Once upon a time, my kids really liked vegetables. All vegetables - they'd gobble them up with gusto. I offered them veggies at every meal, knowing that they'd eat them all as I watched proudly from my ivory tower of motherly superiority. At one time - true story - Colin would actually cry for more spinach.
But that was when they were really little. At some point, somewhere along the line, their tastes changed and they became "those" kids. The ones you see on those nutritional awareness posters that say stuff like, "For 70% of toddlers, french fries are the most frequently eaten vegetable." The veggies I once heaped on their plates went largely untouched. So, like any
But as lovely as those tips were in theory, none of them have worked for me. Cheese sauce or ranch dressing be damned: my boys turn their noses up at veggies as if I'd dipped them in poo fondue before serving. And now I'm in perpetual Mommy-guilt mode and wondering, more often that not, if ketchup really can count as a vegetable. I mean, it's made of tomatoes, right? And tomatoes ... are ...
... fruits. Crap.
Well, anyway. Last night, desperate for a successful way to get some veggies down my kids' gullets, I tried out a new recipe: broccoli pancakes. I found it in one of my cookbooks: The Healthy Kitchen by Andrew Weil, M.D. and Rosie Daley (Oprah's onetime personal chef, y'all). I know, I know ... they sound pretty nasty (which is why I very vaguely renamed them "Green Pancakes" when serving them to the dudes). And the ingredients don't sound like they'd go very well together. But to my complete surprise, these things are actually awesome. And the best part, my little anklebiters scarfed 'em down and asked for more. So because I know that some of you are also in that "is-ketchup-a-veggie" stage (please tell me it isn't just me!), I thought I would share the recipe. (I made a few minor tweaks; those are in italics.)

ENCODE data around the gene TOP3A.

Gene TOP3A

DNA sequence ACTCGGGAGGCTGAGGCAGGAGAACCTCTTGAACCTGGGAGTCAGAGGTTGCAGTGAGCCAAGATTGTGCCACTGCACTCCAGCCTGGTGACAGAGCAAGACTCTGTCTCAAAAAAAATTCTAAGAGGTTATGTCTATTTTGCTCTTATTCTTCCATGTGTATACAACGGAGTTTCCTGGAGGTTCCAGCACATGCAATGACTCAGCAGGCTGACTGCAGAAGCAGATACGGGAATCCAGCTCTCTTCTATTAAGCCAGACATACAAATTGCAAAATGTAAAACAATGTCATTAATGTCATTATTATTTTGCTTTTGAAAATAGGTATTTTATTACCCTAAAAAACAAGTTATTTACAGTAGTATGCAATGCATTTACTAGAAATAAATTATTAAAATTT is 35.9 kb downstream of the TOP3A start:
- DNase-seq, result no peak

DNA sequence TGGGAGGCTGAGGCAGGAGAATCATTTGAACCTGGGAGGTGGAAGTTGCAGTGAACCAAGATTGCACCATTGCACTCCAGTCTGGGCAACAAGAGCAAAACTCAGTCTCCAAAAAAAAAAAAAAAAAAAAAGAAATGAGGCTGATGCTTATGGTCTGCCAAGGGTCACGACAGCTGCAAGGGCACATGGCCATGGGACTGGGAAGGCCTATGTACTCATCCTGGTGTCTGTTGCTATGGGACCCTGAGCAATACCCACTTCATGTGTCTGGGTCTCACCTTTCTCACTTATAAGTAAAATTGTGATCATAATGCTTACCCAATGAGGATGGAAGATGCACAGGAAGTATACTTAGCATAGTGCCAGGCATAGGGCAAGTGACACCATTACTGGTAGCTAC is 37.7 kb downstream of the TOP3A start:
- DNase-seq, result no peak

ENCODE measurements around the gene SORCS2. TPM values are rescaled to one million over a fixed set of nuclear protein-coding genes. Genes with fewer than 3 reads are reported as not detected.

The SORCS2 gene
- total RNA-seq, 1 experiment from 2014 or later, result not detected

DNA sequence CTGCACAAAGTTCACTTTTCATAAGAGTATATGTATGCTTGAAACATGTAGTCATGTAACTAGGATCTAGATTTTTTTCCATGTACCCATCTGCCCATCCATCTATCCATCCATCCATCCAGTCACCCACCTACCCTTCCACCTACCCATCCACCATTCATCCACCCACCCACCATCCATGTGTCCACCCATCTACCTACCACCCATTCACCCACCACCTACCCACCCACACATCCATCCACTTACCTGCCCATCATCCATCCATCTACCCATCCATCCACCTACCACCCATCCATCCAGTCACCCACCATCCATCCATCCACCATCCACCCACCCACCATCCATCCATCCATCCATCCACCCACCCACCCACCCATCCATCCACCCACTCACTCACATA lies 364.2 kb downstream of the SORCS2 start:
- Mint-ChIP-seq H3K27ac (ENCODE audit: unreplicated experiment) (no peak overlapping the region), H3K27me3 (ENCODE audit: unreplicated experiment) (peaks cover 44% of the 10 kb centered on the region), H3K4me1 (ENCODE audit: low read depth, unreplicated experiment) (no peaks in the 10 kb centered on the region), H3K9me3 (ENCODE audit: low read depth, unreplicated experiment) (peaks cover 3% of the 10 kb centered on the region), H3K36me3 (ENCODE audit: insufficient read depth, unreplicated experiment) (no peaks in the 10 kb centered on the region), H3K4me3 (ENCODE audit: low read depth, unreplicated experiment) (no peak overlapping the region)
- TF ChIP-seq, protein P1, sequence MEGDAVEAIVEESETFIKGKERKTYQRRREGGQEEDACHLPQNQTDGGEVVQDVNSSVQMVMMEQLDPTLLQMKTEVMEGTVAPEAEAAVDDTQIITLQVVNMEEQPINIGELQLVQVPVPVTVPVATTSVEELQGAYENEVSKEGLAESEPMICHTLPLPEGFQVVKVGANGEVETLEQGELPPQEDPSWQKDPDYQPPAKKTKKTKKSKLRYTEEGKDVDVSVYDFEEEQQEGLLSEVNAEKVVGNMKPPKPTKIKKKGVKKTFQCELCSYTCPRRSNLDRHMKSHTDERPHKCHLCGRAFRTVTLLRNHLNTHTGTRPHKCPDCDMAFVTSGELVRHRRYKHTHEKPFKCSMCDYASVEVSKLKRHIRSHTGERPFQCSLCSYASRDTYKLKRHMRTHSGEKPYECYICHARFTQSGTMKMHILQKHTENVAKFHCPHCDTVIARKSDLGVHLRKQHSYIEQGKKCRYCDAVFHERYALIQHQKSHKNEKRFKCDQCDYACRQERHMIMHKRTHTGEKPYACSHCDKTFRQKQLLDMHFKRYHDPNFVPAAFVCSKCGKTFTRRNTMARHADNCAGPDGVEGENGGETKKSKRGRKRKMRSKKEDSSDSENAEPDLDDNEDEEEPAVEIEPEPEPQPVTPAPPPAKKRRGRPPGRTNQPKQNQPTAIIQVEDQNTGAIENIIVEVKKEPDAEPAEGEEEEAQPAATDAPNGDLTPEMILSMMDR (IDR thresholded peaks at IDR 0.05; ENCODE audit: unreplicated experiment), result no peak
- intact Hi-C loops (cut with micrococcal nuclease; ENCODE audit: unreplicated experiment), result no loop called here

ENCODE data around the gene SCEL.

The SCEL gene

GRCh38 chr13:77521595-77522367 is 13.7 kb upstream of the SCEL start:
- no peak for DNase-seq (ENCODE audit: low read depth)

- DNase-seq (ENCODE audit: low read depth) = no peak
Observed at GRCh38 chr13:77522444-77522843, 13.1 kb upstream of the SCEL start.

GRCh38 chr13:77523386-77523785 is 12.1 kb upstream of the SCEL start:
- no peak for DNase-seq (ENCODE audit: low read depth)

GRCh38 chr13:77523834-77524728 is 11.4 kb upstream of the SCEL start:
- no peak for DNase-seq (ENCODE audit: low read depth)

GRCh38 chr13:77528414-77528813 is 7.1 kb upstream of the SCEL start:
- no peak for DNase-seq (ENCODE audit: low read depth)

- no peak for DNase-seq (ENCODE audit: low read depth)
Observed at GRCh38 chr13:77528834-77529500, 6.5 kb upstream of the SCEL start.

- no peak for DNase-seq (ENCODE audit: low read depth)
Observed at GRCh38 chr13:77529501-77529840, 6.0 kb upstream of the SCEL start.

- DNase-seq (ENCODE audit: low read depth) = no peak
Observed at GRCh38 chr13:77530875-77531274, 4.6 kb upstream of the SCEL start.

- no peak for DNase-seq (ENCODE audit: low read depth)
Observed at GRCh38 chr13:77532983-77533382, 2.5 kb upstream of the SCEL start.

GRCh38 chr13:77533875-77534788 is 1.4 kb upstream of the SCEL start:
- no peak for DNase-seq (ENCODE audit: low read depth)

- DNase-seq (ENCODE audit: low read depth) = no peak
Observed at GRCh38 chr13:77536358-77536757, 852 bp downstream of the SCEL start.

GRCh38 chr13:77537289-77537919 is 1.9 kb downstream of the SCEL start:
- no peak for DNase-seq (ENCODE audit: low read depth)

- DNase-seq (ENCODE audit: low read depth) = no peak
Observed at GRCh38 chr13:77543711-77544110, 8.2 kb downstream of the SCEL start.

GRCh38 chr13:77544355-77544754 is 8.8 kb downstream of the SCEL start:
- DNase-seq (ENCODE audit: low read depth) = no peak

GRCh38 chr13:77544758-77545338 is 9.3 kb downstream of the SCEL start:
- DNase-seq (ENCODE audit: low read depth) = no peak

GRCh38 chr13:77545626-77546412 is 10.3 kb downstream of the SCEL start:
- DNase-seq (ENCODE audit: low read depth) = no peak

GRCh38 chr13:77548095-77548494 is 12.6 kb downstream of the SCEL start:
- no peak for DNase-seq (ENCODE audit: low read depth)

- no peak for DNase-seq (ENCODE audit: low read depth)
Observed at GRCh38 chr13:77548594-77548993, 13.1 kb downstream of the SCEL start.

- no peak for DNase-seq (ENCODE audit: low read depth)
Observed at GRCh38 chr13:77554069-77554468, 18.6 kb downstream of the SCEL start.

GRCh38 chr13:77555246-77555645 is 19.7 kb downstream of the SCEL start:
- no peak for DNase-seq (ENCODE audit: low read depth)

1 large head broccoli
1/4 cup chopped onion
1/2 small hot chili pepper or 1 tsp chili paste (I didn't have this, plus my kids aren't all that into spicy, so I used about a teaspoon of chili powder)
1 large garlic clove, minced
1/4 cup vegetable oil
2/3 cup whole wheat flour (I used regular white flour)
1/8 teaspoon dried dill weed
1 pinch salt (I like my stuff on the salty side, so I probably overdid the "pinch")
1 large egg or 2 egg whites
1/4 cup milk
Cut the florets off the head of the broccoli and separate them by cutting the large ones in half so they are all more or less the same size; you should have about 3 cups. Discard the stalks. Bring 1/2 cup of water to a boil in a medium pan, then drop in the broccoli florets, cover, and let steam as they cook (about three minutes). Drain in a colander.
Put the steamed broccoli, onions, chili, and garlic in a food processor and pulse on and off to chop. (It says don't puree the vegetables but if your kids are like mine - and you don't want to hear, "Ewww, what's this chunk?" - you might want to at least chop them pretty fine).
Transfer the chopped ingredients to a mixing bowl and stir in the oil, flour, dill, and salt. Add the egg and milk and mix thoroughly.
Smear the bottom of a large, nonstick skillet with 1/4 teaspoon of butter and set it over medium heat for about one minute. Drop tablespoonfuls of the batter into the hot skillet, placing them far enough apart so that the pancakes don't touch, and cook over low to medium heat for about one minute. (I flipped them a couple of times, like regular pancakes.)
In the cookbook, they suggest serving these with "mock sour cream." Here's the recipe for that:
1 cup plain non-fat yogurt
1 Tablespoon freshly squeezed lemon juice
1/2 small onion, finely chopped
1/2 teaspoon Tabasco sauce, or to taste
Sprinkling chopped fresh dill
Sounds like a great compliment. But I just served 'em with regular old sour cream and they were delicious.
Colin had practically inhaled three of the pancakes in quick succession, raving about them the whole time, when I told him that the "green" in the pancakes was actually broccoli - at which point he looked absolutely horrified. I was fully prepared for him to spit out his half-chewed mouthful and go on broccoli-strike, because he's dramatic like that. But then when I pointed out that he loved them despite the fact that they were made of broccoli, he thought about it for a second and then agreed and kept chewing.
And then tried to steal his brother's portion.